These verbs have irregular forms for their past tense and past participle.

    • Example: “She swam in the pool.”
    8) Phrasal Verbs:

    These are verb phrases that consist of a main verb combined with a preposition or an adverb.

    • Example:“They turned off the lights.”
    9) Modal Verbs:

    These verbs express possibility, necessity, ability, or permission.

    • Example:“You should go to bed early.”

    Verb Forms

    There are various forms of verbs depending on the action performed by the subject. Here in this article, we will discuss various verb forms.

    There are mainly 6 forms of Verbs

    1. Root Verb or Present Form of Verb
    2. Simple Present form of a Verb (First Form)
    3. Simple Past form of a Verb (Second Form)
    4. Past Participle form of a Verb (Third Form)
    5. Present Participle and Gerund form of a Verb
    6. Infinitive form of a Verb
    Root Verb

    It is the original form of the verb. Some examples of root verbs are given below.

    Examples: Eat, play, sing, read, write, buy, swim, sit, shift etc.
    Simple Present (First Form of a Verb)

    When the subject is in the third person singular, we observe a specific verb form used in the simple present tense. Third-person singular pronouns are “he, she, and it.” It can be formed just by adding an ‘s’ to the root verb.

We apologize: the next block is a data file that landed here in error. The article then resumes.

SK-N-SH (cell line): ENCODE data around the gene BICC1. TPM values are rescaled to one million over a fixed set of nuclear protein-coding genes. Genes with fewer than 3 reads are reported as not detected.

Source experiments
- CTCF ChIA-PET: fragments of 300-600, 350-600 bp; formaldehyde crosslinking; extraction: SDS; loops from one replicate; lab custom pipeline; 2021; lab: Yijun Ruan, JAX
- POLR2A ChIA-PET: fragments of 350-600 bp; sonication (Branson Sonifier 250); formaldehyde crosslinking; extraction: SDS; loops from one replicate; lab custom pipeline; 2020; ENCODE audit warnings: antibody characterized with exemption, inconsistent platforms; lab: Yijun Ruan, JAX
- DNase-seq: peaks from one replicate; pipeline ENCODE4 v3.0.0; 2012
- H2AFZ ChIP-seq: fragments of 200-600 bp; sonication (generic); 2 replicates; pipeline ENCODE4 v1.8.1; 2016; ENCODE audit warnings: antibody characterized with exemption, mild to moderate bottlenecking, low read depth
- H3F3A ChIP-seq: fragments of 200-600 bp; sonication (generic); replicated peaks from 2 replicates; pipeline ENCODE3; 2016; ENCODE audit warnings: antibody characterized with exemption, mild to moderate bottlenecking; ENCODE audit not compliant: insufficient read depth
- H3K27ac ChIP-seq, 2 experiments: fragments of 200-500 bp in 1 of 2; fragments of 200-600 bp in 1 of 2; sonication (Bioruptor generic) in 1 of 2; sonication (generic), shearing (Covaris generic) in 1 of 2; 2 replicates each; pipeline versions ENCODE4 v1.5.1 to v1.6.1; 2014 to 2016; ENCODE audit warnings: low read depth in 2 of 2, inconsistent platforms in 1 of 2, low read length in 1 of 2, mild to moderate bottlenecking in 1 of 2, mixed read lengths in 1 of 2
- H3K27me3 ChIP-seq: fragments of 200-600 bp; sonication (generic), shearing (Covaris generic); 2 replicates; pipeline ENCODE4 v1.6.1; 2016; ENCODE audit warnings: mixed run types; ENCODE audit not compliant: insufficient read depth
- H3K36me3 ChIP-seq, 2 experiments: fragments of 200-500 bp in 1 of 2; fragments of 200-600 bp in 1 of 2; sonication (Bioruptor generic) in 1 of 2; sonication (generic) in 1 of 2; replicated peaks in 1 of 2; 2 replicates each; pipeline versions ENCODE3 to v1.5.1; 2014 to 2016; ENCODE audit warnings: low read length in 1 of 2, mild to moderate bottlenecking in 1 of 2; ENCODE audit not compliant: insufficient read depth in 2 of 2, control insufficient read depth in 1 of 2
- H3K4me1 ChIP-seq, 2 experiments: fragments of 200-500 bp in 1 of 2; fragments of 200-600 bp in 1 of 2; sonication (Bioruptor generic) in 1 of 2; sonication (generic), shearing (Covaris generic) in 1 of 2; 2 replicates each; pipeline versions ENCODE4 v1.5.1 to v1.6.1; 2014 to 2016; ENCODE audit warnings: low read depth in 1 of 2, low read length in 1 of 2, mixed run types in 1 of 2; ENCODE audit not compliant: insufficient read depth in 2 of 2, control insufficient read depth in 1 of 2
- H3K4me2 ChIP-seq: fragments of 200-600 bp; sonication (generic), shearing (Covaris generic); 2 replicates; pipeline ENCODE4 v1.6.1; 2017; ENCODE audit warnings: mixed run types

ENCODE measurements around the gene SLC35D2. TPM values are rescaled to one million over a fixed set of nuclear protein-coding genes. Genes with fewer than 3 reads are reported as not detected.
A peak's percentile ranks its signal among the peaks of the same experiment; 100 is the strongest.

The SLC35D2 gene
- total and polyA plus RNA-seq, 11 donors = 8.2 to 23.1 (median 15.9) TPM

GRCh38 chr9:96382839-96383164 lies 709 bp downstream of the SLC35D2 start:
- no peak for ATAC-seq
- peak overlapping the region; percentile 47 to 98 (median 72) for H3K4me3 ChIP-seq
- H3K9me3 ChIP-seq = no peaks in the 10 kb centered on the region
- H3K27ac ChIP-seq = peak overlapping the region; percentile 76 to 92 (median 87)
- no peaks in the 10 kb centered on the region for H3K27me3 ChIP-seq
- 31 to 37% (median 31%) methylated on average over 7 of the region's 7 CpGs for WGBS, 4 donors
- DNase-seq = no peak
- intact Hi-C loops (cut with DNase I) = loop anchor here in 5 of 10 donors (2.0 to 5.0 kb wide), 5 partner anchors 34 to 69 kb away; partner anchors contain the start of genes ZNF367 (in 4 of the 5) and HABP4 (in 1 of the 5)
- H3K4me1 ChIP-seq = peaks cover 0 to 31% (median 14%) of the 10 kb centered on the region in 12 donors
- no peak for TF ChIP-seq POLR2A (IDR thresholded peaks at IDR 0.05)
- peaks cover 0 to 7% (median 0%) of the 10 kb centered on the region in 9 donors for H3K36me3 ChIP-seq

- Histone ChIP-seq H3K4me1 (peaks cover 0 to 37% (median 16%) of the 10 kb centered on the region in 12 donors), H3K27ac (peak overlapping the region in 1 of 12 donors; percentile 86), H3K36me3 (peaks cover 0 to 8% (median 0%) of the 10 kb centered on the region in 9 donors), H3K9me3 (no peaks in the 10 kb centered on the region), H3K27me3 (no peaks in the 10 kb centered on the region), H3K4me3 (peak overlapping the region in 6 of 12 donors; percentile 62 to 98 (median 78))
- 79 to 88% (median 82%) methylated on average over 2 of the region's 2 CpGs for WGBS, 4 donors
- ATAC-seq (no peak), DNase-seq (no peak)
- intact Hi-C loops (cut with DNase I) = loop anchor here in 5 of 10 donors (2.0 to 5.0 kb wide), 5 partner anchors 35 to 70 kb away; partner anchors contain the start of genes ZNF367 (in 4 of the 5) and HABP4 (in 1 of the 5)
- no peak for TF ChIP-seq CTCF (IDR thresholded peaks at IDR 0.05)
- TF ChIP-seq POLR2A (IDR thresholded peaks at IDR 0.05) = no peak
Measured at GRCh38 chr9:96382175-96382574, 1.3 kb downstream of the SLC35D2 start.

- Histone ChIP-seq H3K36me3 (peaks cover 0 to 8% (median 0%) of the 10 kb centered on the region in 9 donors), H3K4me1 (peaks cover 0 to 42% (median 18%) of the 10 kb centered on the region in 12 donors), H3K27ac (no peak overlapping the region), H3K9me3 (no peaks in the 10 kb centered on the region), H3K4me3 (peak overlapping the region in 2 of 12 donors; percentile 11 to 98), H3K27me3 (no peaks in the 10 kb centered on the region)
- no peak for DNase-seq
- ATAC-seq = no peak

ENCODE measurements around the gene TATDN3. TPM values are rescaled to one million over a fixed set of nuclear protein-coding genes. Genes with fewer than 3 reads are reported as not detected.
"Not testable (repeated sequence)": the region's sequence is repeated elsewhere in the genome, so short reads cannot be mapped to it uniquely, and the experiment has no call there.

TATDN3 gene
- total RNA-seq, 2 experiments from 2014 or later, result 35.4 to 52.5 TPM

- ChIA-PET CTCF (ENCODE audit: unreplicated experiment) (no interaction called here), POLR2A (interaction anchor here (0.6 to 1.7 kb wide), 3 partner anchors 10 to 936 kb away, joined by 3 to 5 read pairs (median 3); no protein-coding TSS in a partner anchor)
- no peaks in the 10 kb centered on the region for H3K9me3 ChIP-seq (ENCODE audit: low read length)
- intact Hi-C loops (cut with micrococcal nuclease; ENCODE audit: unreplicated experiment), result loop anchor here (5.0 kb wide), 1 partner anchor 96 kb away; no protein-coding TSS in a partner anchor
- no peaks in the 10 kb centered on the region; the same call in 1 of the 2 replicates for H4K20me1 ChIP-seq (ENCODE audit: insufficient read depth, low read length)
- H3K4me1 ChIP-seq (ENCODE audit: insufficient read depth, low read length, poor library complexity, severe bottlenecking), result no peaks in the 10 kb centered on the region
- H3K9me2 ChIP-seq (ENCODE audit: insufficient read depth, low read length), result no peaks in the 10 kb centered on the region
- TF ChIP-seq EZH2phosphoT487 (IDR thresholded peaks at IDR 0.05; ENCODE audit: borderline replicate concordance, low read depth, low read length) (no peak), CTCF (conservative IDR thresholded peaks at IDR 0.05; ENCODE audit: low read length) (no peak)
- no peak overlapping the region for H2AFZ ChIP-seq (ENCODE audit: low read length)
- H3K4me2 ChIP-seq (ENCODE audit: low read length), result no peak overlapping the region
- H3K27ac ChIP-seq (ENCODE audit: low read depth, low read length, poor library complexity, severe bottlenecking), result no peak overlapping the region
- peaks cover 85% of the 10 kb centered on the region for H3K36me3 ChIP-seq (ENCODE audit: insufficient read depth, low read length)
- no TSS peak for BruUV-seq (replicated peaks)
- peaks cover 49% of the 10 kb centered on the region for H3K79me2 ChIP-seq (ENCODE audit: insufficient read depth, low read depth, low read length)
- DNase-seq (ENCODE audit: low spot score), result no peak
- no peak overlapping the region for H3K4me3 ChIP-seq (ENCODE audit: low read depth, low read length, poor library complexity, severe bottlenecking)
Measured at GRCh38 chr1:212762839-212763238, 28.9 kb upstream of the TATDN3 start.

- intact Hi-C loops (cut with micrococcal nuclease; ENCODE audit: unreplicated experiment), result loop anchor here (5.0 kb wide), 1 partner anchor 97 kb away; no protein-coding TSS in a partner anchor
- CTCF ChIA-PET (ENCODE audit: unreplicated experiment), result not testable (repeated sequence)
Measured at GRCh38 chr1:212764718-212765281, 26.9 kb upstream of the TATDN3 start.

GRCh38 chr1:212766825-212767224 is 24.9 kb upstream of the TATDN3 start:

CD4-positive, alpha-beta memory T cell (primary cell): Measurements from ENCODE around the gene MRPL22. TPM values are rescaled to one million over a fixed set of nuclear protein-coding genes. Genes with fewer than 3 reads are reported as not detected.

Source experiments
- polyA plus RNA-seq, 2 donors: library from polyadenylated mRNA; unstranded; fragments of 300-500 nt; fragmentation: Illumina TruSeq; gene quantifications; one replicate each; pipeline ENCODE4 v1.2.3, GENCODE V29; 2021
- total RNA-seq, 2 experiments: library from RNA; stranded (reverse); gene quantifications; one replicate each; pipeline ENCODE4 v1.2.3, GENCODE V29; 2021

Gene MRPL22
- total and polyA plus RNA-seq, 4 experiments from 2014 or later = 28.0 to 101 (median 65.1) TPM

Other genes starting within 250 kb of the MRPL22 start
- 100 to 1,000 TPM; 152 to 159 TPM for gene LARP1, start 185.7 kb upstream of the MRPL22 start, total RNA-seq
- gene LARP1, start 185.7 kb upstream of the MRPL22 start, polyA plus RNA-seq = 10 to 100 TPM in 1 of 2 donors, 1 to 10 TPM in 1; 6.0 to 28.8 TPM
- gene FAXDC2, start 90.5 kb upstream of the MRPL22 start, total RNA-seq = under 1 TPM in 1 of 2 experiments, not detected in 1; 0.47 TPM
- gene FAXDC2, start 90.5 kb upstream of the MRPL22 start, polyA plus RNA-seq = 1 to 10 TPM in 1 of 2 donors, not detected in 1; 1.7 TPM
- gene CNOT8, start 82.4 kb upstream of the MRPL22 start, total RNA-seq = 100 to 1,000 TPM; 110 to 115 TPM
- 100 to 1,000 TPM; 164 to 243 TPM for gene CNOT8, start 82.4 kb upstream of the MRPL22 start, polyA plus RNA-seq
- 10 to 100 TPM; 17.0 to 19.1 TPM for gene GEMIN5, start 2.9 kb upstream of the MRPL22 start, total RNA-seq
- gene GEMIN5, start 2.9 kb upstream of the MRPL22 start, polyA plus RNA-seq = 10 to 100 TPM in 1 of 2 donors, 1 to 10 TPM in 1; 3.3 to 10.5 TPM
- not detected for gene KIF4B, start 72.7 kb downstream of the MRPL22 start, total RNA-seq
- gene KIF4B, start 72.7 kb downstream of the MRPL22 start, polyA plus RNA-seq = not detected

Examples:
    • He plays badminton.
    • Rabindranath Tagore writes poems.
    Simple Past (Second Form of a Verb)

    There are a few rules to writing a verb in the form of a simple past.

    1. some verbs can be made just by adding ‘ed’ to the root verb.
    2. some verbs can be formed by changing the spelling of the root verbs.
    Examples:
    • Ask = Asked
    • Play = played
    • Laugh = laughed
    • Select = selected
    • Buy = bought
    • See = saw
    • Go = went
    • Do = did
    • Find = found
    Past Participle form of a Verb (Third Form)

    It is used to denote the perfect tense in a sentence. It has no one rule to write a verb in past participle form.

    1. some verbs can be made just by adding ‘ed’ to the root verb.
    2. some verbs can be formed by changing the spelling of the root verbs.
    Examples:
    • Ask = Asked
    • Play = played
    • Laugh = laughed
    • Select = selected
    • Write = written
    • See = seen
    • Go = gone